The old requirements, as set by OSHA’s Hazard Communication Standard, are acceptable through the transition, but chemical manufacturers can change to the new GHS standards at any time. This opens the possibility of confusion and alarm in the workplace as new symbols pop-up in seemingly arbitrary ways during the transition. To eliminate confusion and ensure understanding among employees, OSHA required that all employees be trained on the new label elements and SDS format by December 1, 2013. By June 1, 2015, manufacturers will need to be shipping products with GHS labeling, and by December 1, 2015, distributors need to have their old inventory flushed out and be shipping only GHS labeled product. By June 1, 2016, users of these products need to have their inventories converted to GHS labeled products. At that point, the transition is over, and the US will have fully implemented the GHS standard.
See the transition summary below, provided by OSHA:
Mexico: First North America Country to Adopt GHS
While Mexico was the first North American country to adopt GHS, implementation of the GHS standard has been voluntary in Mexico. With the US implementation of GHS, it is an appropriate time to align Mexican and US workplace product labels.
Canada: Wait and See
Health Canada, Canada’s government body responsible for the work place labelling requirements, has not finalized how the current WHMIS related requirements will change or the timing of their transition. Draft regulations have been proposed, but a final document is not expected until 2014. In the meantime, the standard WHMIS markings in the hashed border are still required. It is expected that this will be replaced by GHS standard markings and a target “in force” date has been proposed for June 2015. For products being shipped to both US and Canada, which is commonly done, both GHS (US and Mexico) and WHMIS (Canada) markings are allowed. Canada will not accept a GHS only label while WHMIS is in effect.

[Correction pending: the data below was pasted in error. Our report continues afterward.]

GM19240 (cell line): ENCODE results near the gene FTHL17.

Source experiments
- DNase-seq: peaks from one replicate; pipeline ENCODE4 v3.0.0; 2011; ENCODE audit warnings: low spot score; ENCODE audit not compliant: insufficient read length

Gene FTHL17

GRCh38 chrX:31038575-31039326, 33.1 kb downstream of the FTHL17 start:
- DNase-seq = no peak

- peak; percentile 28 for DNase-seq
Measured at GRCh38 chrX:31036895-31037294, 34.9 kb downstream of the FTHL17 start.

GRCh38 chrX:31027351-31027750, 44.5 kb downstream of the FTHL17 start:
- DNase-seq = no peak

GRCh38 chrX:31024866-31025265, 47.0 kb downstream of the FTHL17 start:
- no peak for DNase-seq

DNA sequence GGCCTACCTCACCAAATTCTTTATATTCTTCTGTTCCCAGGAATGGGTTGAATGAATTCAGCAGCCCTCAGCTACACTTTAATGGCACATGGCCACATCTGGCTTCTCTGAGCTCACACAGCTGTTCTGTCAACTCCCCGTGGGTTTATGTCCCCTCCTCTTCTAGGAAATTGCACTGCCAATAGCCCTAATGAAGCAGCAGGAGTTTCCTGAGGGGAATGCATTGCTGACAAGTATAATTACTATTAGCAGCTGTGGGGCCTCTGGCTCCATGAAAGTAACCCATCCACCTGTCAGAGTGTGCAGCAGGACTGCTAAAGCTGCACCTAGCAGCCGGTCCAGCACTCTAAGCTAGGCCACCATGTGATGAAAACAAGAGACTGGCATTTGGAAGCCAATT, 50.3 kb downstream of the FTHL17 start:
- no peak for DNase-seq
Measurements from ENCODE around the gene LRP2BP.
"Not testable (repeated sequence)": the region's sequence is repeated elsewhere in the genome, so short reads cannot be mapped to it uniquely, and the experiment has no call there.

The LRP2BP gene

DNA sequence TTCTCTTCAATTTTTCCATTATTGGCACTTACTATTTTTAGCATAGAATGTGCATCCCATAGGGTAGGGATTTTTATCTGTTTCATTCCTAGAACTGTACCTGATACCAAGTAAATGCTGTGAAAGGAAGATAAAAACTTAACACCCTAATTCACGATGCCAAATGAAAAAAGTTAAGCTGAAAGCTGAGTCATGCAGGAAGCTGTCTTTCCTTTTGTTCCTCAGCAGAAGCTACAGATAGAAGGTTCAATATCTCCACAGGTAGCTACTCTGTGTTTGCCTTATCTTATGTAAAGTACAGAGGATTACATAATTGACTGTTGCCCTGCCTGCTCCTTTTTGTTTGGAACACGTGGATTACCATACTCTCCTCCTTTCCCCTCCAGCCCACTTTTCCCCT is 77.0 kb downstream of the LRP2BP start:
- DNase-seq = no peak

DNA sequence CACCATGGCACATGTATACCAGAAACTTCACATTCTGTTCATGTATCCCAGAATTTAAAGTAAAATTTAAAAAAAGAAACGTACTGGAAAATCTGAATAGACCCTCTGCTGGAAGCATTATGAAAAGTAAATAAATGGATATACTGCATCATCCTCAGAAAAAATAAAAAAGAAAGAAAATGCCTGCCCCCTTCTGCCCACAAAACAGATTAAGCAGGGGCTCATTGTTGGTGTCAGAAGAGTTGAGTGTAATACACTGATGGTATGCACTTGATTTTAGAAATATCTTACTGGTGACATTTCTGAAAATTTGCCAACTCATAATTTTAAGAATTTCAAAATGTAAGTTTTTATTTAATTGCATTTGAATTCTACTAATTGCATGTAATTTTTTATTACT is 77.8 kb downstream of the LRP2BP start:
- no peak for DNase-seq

Canadian Centre for Occupational Health and Safety. WHMIS – Labelling Requirements. By Canadian Centre for Occupational Health and Safety. Retrieved November 14, 2013: http://www.ccohs.ca/oshanswers/legisl/msds_lab.html 
Globally Harmonized System (GHS). By Canadian Centre for Occupational Health and Safety. Retrieved November 20, 2013: http://www.ccohs.ca/oshanswers/chemicals/ghs.html 
United Nations Economic Commission for Europe. Globally Harmonized System of Classification and Labelling of Chemicals (GHS): Historical background and implementation Status. By United Nations Economic Commission for Europe (UNECE). Retrieved November 20, 2013: http://www.unece.org/fileadmin/DAM/trans/danger/publi/ghs/GHS_presentations/English/ghs_intro_e.pdf 
United States Department of Labor. OSHA Fact Sheet. Retrieved November 14, 2013: https://www.osha.gov/dsg/hazcom/HCSFactsheet.html 
United States Department of Labor. Hazard Communication Pictograms. Retrieved November 14, 2013: https://www.osha.gov/dsg/hazcom/pictograms/ 
WHMIS and Hazardous Materials. By Western Convenience Stores Association. Retrieved November 19, 2013: http://www.retailsafety.ca/training/whmis-hazardous-materials 
NOTE: This article is intended as an overview of the new labeling standards. It is not intended for any kind of certification or compliance training.